|Classification and external resources|
Signs and symptoms
As a syndrome, this condition is poorly defined. Diagnostic criteria require one or more antisynthetase antibodies (which target tRNA synthetase enzymes), and one or more of the following three clinical features: interstitial lung disease, inflammatory myopathy, and inflammatory polyarthritis affecting small joints symmetrically. Other supporting features may include fever, Raynaud's phenomenon and "mechanics hands"-thick, cracked skin usually on the palms and radial surfaces of the digits.
The disease, rare as it is, is more prevalent in women than in men. Early diagnosis is difficult, and milder cases may not be detected. Also, interstitial lung disease may be the only manifestation of the disease. Severe disease may develop over time, with intermittent relapses.
It is postulated that autoantibodies are formed against aminoacyl-tRNA synthetases. The synthethases may be involved in recruiting antigen-presenting and inflammatory cells to the site of muscle or lung injury. The specific molecular pathway of the process awaits elucidation.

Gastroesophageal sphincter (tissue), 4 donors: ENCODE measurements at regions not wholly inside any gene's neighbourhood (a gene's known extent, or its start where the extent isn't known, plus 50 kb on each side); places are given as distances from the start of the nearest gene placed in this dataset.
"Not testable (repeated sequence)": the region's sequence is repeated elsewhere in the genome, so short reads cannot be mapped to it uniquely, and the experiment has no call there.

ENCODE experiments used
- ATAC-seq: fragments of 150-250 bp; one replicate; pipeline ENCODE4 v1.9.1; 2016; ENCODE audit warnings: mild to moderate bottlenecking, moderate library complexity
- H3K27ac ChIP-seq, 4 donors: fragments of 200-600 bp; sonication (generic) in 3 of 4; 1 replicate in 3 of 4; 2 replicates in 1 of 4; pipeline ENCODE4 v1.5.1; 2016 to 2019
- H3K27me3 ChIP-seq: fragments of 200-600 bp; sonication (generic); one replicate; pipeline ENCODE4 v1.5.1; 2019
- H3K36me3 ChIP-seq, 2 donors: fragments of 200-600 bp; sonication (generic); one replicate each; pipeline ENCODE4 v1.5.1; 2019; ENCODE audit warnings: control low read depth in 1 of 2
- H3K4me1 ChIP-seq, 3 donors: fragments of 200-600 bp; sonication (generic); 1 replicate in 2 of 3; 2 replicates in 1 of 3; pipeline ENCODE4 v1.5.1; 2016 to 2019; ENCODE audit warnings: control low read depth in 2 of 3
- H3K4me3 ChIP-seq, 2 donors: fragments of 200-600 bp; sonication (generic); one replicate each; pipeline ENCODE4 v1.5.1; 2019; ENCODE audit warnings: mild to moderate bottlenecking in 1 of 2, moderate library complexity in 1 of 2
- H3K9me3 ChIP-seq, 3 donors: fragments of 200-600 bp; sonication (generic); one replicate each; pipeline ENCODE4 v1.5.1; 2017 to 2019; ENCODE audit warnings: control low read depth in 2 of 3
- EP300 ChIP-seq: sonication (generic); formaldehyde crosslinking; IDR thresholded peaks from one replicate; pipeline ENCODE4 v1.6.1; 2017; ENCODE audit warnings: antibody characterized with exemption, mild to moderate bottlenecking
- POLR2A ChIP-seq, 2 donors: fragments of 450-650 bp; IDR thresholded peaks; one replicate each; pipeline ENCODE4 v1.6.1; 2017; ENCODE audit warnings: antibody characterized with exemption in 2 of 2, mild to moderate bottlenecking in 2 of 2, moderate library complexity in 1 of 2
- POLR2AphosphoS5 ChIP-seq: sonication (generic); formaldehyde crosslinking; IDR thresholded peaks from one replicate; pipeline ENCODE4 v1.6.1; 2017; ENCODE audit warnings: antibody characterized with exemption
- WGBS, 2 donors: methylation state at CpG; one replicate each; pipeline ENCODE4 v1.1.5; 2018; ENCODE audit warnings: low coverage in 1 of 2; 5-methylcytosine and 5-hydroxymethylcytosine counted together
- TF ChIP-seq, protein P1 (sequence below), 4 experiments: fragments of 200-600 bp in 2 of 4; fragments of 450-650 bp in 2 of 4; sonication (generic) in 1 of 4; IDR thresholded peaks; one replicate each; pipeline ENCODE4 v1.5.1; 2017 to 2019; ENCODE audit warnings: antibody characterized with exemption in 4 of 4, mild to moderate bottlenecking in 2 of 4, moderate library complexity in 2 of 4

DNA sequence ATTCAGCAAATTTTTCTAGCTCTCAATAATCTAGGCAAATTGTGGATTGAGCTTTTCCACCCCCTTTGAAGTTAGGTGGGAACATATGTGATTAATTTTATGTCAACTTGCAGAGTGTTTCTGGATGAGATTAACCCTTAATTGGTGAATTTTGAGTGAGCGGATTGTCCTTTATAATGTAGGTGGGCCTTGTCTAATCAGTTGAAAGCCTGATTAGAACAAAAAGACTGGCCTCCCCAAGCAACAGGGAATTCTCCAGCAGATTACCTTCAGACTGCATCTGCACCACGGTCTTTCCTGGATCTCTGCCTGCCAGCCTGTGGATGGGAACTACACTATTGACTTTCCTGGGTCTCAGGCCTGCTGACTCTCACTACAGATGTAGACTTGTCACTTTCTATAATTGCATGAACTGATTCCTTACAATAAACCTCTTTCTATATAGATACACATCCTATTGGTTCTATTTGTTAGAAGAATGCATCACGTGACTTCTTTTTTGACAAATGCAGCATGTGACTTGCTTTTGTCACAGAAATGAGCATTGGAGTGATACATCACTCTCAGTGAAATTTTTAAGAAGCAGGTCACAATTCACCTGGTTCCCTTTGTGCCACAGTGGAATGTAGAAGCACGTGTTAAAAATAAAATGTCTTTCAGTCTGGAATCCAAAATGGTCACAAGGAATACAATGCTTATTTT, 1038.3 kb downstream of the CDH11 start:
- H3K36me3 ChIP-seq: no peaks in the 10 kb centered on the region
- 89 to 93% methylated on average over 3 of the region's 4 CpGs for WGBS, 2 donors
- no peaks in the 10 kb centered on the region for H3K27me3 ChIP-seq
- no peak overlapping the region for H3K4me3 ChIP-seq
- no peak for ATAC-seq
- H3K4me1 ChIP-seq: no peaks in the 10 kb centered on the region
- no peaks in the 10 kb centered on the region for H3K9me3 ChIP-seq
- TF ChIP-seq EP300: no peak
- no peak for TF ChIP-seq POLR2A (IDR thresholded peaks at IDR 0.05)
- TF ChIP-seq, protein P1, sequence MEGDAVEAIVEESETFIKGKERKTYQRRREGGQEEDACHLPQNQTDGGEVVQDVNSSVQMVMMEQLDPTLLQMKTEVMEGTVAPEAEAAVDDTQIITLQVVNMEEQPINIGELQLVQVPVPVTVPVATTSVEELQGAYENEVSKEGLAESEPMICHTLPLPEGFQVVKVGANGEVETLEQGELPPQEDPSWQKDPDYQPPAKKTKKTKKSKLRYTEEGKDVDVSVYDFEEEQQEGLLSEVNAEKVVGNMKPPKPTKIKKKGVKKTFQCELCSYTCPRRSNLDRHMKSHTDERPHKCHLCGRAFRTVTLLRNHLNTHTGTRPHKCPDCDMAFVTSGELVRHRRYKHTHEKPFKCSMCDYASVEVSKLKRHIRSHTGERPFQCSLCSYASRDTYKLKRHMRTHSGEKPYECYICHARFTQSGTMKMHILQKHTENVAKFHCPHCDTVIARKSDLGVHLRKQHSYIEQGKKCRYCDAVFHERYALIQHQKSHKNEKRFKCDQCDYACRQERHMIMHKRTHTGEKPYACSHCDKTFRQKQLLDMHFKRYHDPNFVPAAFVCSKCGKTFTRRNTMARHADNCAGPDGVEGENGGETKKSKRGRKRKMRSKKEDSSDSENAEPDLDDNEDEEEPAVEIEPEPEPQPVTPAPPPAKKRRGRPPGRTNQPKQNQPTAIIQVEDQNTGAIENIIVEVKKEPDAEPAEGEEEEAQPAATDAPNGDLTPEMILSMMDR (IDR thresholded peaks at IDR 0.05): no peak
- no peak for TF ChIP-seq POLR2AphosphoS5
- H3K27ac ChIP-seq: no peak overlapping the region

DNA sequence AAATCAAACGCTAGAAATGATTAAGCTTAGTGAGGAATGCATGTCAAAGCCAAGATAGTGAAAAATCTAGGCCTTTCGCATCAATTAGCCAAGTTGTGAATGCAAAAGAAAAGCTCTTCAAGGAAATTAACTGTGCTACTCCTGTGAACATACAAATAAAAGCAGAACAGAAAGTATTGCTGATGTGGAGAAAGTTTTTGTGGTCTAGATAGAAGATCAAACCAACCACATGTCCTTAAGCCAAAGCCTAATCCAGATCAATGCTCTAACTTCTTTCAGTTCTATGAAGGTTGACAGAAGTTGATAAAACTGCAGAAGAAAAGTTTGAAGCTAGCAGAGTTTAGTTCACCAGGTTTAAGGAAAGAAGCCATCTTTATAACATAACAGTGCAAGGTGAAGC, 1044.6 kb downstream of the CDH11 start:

The most common antibody is "Anti-Jo-1" named after John P, a patient with polymyositis and interstitial lung disease detected in 1980. This antibody is commonly seen in patients with pulmonary manifestations of the syndrome. The following are other possible antibodies that may be seen in association with antisynthetase syndrome: Anti-PL-7, Anti-PL-12, Anti-EJ, Anti-OJ, Anti-KS, Anti-Zo, Anti-Ha-YRS, and Anti-SRP.
In the presence of suspicious symptoms a number of test are helpful in the diagnosis:
- Muscle enzymes are often elevated, i.e. creatine kinase
- Anti-Jo-1 antibody testing
- Muscle biopsy
- Pulmonary function testing
- Lung biopsy
In certain situations, testing of other antibodies, specific imaging (MRI, thoracic high resolution computed tomography), and swallowing evaluation may be needed.
Treatment and Prognosis
Unfortunately, treatment for the anti-synthetase syndrome is limited, and usually involves immunosuppressive drugs such as glucocorticoids. For patients with pulmonary involvement, the most serious complication of this syndrome is pulmonary fibrosis and subsequent pulmonary hypertension.
Prognosis is largely determined by the extent of pulmonary involvement and its progression.
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